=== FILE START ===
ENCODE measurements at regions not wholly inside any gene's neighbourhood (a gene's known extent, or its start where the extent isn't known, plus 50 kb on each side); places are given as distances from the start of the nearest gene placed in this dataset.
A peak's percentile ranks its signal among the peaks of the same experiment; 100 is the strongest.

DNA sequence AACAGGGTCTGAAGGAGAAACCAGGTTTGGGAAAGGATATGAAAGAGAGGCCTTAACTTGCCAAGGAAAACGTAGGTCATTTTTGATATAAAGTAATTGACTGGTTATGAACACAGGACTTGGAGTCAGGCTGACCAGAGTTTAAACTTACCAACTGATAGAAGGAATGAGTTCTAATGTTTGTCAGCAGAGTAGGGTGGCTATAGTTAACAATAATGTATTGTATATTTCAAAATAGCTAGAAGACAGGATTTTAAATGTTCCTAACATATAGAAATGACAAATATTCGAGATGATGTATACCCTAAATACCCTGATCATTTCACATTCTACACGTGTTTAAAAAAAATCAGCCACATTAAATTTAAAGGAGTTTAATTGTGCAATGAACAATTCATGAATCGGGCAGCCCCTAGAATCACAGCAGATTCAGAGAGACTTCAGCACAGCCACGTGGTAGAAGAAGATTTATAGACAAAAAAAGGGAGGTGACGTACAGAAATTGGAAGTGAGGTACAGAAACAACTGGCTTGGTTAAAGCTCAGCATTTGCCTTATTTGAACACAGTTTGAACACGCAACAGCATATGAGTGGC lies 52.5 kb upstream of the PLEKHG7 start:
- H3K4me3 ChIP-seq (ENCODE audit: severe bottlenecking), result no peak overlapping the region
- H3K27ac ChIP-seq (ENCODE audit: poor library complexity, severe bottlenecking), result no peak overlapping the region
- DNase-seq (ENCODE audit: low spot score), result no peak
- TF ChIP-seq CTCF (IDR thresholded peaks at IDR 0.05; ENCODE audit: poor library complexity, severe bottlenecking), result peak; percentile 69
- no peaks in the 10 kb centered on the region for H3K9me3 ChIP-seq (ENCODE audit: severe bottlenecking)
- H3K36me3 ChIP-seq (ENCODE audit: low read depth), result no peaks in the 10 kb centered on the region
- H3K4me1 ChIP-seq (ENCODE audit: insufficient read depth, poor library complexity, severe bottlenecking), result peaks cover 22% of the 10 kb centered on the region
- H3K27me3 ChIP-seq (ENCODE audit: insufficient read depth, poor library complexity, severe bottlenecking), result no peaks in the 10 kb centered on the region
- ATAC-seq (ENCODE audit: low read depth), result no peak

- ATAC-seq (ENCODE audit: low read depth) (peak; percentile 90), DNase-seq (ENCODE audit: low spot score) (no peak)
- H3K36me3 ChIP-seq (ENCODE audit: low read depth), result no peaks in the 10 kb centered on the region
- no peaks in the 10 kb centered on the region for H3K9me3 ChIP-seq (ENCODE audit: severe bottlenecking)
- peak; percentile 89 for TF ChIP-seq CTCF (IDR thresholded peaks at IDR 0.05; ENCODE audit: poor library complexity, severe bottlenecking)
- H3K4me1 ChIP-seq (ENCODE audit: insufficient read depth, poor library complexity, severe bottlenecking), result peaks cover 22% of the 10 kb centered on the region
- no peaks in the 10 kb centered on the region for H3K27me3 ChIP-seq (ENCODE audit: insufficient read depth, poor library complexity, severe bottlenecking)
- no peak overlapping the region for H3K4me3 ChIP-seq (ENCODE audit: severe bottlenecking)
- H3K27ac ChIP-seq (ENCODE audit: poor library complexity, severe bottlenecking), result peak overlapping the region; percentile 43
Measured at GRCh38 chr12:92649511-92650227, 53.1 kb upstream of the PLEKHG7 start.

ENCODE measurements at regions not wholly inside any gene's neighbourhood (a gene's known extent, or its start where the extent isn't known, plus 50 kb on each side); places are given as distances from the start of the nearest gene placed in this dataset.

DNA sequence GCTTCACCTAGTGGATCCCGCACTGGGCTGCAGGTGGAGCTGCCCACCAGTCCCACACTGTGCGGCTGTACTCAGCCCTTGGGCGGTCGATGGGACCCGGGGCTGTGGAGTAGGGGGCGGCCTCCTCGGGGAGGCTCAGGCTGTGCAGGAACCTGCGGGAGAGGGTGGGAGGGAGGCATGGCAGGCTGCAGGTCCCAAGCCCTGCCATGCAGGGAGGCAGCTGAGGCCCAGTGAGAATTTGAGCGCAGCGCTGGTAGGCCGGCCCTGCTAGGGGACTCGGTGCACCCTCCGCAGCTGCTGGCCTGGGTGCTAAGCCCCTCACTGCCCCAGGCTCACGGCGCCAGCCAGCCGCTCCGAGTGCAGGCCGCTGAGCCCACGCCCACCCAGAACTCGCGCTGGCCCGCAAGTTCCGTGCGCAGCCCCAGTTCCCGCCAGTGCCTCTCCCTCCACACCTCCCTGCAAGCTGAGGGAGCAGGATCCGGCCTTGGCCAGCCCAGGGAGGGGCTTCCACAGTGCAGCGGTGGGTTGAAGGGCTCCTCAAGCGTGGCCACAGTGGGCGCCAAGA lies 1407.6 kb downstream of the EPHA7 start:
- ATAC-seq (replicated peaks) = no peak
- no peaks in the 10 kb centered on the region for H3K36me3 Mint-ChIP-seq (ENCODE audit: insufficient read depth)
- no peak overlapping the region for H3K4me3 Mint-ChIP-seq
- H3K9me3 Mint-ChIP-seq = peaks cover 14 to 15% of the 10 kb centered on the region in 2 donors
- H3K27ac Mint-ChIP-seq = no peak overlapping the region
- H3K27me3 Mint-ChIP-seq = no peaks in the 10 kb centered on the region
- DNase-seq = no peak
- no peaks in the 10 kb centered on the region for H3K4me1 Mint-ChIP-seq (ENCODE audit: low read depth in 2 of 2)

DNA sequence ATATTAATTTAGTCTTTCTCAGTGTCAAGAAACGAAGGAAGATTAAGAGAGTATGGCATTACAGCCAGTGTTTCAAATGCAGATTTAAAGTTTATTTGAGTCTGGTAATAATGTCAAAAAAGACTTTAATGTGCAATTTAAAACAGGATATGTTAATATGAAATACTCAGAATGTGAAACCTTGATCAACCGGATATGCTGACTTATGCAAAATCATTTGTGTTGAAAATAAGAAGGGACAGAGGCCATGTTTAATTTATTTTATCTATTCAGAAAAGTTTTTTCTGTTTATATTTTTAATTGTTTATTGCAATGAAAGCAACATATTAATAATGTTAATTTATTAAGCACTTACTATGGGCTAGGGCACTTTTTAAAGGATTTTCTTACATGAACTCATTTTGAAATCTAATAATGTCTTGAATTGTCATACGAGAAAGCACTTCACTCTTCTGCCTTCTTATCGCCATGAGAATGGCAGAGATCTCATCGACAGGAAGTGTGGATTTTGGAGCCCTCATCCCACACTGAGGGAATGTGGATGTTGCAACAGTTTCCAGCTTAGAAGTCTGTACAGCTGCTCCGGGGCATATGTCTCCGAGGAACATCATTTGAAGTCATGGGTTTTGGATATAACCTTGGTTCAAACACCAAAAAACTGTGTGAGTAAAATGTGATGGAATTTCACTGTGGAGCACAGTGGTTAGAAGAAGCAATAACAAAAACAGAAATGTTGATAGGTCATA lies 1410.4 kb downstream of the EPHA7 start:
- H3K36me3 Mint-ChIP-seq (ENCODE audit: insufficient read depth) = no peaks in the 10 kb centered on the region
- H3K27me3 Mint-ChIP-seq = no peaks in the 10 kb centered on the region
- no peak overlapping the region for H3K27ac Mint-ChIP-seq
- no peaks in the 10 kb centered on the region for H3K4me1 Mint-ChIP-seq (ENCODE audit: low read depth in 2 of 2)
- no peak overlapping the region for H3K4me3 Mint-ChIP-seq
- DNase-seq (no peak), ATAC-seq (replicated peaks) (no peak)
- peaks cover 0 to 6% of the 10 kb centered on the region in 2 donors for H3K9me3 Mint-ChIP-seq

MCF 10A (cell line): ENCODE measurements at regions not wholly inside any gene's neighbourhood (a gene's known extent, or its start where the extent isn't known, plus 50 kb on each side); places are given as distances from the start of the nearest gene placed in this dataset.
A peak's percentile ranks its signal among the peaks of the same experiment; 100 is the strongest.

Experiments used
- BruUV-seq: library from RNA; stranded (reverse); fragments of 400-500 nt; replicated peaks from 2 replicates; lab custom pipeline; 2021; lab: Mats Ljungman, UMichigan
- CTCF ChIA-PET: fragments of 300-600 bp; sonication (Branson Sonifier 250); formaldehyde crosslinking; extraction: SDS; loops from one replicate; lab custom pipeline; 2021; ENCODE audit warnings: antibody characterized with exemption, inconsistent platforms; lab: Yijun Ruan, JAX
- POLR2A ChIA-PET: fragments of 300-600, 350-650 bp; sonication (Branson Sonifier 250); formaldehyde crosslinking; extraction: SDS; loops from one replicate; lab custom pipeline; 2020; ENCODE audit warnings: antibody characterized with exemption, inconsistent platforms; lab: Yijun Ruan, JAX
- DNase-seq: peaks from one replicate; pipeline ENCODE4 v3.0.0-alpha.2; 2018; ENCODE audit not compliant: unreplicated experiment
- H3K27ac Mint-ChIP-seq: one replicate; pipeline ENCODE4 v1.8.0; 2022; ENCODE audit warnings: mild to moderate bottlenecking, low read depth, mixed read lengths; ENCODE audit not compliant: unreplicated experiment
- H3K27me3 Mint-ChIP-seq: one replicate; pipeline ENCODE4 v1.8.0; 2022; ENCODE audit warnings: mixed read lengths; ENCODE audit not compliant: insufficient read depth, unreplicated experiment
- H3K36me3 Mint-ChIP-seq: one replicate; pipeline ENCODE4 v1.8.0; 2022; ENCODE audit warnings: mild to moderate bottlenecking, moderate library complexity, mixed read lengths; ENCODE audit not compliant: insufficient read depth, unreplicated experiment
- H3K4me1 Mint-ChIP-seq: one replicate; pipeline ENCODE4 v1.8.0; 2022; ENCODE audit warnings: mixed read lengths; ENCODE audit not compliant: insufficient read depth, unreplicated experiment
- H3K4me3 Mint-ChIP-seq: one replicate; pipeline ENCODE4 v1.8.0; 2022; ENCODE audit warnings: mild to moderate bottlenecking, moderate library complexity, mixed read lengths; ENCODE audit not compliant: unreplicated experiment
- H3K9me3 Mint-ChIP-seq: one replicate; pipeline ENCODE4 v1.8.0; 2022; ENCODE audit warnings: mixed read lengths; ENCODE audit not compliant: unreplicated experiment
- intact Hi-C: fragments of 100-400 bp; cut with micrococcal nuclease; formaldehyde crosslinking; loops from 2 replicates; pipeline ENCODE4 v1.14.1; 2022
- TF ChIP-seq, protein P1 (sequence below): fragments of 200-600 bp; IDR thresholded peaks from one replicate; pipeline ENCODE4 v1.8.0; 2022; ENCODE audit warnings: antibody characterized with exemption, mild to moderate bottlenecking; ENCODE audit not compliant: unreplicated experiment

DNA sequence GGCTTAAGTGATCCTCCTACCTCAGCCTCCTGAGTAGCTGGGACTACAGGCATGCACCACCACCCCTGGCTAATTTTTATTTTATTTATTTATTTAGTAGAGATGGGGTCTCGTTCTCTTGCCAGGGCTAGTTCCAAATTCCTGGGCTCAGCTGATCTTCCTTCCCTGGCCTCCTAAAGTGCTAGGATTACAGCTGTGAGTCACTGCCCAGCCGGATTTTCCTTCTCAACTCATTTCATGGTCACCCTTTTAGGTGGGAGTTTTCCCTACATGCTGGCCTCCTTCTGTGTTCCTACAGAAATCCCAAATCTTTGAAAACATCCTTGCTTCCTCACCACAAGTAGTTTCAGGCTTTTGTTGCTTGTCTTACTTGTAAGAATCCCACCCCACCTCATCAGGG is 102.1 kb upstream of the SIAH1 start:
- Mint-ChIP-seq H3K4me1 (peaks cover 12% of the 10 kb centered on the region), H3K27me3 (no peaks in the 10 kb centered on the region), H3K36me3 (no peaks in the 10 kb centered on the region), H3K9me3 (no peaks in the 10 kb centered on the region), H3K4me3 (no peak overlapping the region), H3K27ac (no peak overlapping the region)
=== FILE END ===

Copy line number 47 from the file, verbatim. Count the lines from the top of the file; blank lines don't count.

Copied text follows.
- H3K27ac Mint-ChIP-seq: one replicate; pipeline ENCODE4 v1.8.0; 2022; ENCODE audit warnings: mild to moderate bottlenecking, low read depth, mixed read lengths; ENCODE audit not compliant: unreplicated experiment